From the 19th century to today<p>With <a href="https://books.google.com/ngrams/graph?year_start=1800&year_end=2019&content=human+dignity&corpus=26&smoothing=3&direct_url=t1%3B%2Chuman%20dignity%3B%2Cc0" target="_blank" rel="noopener noreferrer">Google Books Ngram Viewer</a>, we can chart mentions of human dignity from 1800-2019.</p><img type="lazy-image" data-runner-src="https://assets.rebelmouse.io/eyJhbGciOiJIUzI1NiIsInR5cCI6IkpXVCJ9.eyJpbWFnZSI6Imh0dHBzOi8vYXNzZXRzLnJibC5tcy8yNDg0ODU0My9vcmlnaW4ucG5nIiwiZXhwaXJlc19hdCI6MTY1MTUwMzE4MX0.bu0D_0uQuyNLyJjfRESNhu7twkJ5nxu8pQtfa1w3hZs/img.png?width=980" id="7ef38" class="rm-shortcode" data-rm-shortcode-id="9974c7bef3812fcb36858f325889e3c6" data-rm-shortcode-name="rebelmouse-image" />
American novelist, writer, playwright, poet, essayist and civil rights activist James Baldwin at his home in Saint-Paul-de-Vence, southern France, on November 6, 1979.
Credit: Ralph Gatti/AFP via Getty Images
The future of dignity<p>Around the world, people are still working toward the full and equal recognition of human dignity. Every year, new speeches and writings help us understand what dignity is—not only what it looks like when dignity is violated but also what it looks like when dignity is honored. In his posthumous essay, Congressman Lewis wrote, "When historians pick up their pens to write the story of the 21st century, let them say that it was your generation who laid down the heavy burdens of hate at last and that peace finally triumphed over violence, aggression and war."</p> <p>The more we talk about human dignity, the better we understand it. And the sooner we can make progress toward a shared vision of peace, freedom, and mutual respect for all. </p>
Scientists find that bursts of gamma rays may exceed the speed of light and cause time-reversibility.
- Astrophysicists propose that gamma-ray bursts may exceed the speed of light.
- The superluminal jets may also be responsible for time-reversibility.
- The finding doesn't go against Einstein's theory because this effect happens in the jet medium not a vacuum.
Jet bursting out of a blazar. Black-hole-powered galaxies called blazars are the most common sources detected by NASA's Fermi Gamma-ray Space Telescope.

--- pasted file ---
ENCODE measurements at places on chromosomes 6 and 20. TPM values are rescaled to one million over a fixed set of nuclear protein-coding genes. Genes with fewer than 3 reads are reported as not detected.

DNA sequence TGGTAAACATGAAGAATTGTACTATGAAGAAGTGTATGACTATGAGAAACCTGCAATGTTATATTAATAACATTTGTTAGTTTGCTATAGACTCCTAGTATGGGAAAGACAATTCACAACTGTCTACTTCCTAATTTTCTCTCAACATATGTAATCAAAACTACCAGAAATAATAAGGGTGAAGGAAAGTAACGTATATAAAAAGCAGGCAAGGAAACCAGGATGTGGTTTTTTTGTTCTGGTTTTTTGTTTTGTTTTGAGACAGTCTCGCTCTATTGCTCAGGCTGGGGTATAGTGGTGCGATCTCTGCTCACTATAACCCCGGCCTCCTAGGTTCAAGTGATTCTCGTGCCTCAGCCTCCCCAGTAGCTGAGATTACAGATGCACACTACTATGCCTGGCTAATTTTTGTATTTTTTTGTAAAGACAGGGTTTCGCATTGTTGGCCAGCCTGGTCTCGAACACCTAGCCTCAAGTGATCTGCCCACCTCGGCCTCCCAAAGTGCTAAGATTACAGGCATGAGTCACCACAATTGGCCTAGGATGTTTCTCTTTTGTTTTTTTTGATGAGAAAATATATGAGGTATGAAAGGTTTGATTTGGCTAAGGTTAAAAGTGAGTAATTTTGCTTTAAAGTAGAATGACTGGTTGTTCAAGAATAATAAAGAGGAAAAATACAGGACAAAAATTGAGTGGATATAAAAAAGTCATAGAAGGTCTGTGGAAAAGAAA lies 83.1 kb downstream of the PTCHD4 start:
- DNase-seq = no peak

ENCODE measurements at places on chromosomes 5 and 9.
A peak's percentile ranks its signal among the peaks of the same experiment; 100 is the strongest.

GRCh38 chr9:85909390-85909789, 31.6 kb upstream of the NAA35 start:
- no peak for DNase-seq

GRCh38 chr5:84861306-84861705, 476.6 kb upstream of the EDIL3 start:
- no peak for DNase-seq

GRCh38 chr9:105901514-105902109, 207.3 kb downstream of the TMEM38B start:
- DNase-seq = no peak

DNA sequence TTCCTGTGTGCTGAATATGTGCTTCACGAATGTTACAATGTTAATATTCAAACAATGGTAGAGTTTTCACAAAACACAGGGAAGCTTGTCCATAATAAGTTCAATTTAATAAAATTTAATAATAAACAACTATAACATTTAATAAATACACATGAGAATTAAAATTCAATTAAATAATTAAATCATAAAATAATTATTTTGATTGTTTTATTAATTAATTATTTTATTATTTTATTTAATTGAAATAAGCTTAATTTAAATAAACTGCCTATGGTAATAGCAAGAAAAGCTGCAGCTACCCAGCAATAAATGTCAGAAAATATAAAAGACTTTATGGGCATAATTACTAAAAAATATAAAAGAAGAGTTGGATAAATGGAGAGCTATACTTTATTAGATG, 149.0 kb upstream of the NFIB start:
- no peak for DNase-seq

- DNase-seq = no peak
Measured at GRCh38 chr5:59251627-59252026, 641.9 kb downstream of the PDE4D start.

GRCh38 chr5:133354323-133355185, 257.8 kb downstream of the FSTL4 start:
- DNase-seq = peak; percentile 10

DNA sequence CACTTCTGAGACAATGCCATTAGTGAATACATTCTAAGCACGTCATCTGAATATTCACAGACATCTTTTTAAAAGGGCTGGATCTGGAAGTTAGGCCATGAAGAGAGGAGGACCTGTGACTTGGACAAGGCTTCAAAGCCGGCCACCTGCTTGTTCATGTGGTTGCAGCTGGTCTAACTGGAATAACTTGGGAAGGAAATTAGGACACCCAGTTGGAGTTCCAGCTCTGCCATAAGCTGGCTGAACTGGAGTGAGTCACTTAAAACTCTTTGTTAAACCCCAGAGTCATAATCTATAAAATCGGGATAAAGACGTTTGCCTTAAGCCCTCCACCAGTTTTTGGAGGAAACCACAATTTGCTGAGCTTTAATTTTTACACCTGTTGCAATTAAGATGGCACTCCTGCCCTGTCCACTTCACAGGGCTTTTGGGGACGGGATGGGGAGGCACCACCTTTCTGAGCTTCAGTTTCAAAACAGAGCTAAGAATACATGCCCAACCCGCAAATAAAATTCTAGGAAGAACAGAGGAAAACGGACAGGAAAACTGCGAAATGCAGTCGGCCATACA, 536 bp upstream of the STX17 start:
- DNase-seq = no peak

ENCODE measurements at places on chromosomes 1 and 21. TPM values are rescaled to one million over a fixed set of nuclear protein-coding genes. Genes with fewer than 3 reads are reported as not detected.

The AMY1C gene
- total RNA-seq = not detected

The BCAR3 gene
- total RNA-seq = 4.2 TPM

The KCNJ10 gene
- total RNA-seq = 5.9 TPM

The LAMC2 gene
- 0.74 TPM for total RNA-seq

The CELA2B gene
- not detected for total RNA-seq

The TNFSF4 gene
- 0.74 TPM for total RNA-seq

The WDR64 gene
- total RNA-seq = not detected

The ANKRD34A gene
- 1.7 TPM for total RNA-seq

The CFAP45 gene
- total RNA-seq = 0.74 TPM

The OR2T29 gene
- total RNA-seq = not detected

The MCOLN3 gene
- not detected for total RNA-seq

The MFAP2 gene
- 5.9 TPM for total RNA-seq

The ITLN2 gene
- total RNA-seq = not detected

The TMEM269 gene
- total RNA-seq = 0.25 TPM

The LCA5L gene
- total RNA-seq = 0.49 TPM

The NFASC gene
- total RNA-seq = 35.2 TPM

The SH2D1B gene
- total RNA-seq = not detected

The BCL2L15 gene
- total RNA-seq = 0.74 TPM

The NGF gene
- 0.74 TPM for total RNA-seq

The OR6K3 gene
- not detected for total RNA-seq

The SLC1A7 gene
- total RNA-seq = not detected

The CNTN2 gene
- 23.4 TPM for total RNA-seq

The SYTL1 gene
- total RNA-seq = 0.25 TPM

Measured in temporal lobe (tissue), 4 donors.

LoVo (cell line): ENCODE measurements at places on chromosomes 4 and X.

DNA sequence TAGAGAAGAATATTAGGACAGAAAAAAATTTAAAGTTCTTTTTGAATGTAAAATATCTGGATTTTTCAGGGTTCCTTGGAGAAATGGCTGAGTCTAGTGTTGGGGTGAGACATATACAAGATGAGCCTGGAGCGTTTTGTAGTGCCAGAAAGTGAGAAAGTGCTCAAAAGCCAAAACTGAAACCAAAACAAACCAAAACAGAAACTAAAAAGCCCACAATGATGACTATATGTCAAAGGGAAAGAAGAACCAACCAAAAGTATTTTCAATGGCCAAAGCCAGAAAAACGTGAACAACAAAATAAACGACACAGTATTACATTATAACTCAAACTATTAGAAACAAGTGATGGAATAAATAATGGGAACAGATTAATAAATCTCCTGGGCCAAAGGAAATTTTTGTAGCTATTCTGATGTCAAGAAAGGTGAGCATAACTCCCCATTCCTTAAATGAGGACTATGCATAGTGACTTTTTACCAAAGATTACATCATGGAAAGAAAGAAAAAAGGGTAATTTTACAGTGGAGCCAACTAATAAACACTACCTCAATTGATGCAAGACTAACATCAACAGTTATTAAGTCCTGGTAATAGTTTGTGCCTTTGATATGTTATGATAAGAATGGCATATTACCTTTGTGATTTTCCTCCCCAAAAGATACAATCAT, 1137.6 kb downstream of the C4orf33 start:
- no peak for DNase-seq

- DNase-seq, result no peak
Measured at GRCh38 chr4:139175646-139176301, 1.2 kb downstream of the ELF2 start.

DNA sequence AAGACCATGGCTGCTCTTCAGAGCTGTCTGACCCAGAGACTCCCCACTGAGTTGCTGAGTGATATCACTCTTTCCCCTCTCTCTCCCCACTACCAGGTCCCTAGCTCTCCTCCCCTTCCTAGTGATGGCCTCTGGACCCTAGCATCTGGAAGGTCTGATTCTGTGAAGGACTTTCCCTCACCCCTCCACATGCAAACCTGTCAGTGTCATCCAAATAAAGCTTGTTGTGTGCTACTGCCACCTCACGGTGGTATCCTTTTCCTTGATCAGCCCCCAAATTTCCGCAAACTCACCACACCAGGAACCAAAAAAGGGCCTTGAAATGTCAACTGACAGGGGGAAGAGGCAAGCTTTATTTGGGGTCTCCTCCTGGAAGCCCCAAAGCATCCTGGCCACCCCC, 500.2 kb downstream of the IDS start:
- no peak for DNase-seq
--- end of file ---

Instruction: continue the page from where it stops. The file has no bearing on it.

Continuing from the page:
Cosmic death beams: Understanding gamma ray bursts<div class="rm-shortcode" data-media_id="cu2knVEk" data-player_id="FvQKszTI" data-rm-shortcode-id="c6cfd20fdf31c82cb206ade8ce21ba3f"> <div id="botr_cu2knVEk_FvQKszTI_div" class="jwplayer-media" data-jwplayer-video-src="https://content.jwplatform.com/players/cu2knVEk-FvQKszTI.js"> <img src="https://cdn.jwplayer.com/thumbs/cu2knVEk-1920.jpg" class="jwplayer-media-preview" /> </div> <script src="https://content.jwplatform.com/players/cu2knVEk-FvQKszTI.js"></script> </div>
Researchers dramatically improve the accuracy of a number that connects fundamental forces.
- A team of physicists carried out experiments to determine the precise value of the fine-structure constant.
- This pure number describes the strength of the electromagnetic forces between elementary particles.
- The scientists improved the accuracy of this measurement by 2.5 times.
The process for measuring the fine-structure constant involved a beam of light from a laser that caused an atom to recoil. The red and blue colors indicate the light wave's peaks and troughs, respectively.
Scientists at Washington University are patenting a new electrolyzer designed for frigid Martian water.
- Mars explorers will need more oxygen and hydrogen than they can carry to the Red Planet.
- Martian water may be able to provide these elements, but it is extremely salty water.
- The new method can pull oxygen and hydrogen for breathing and fuel from Martian brine.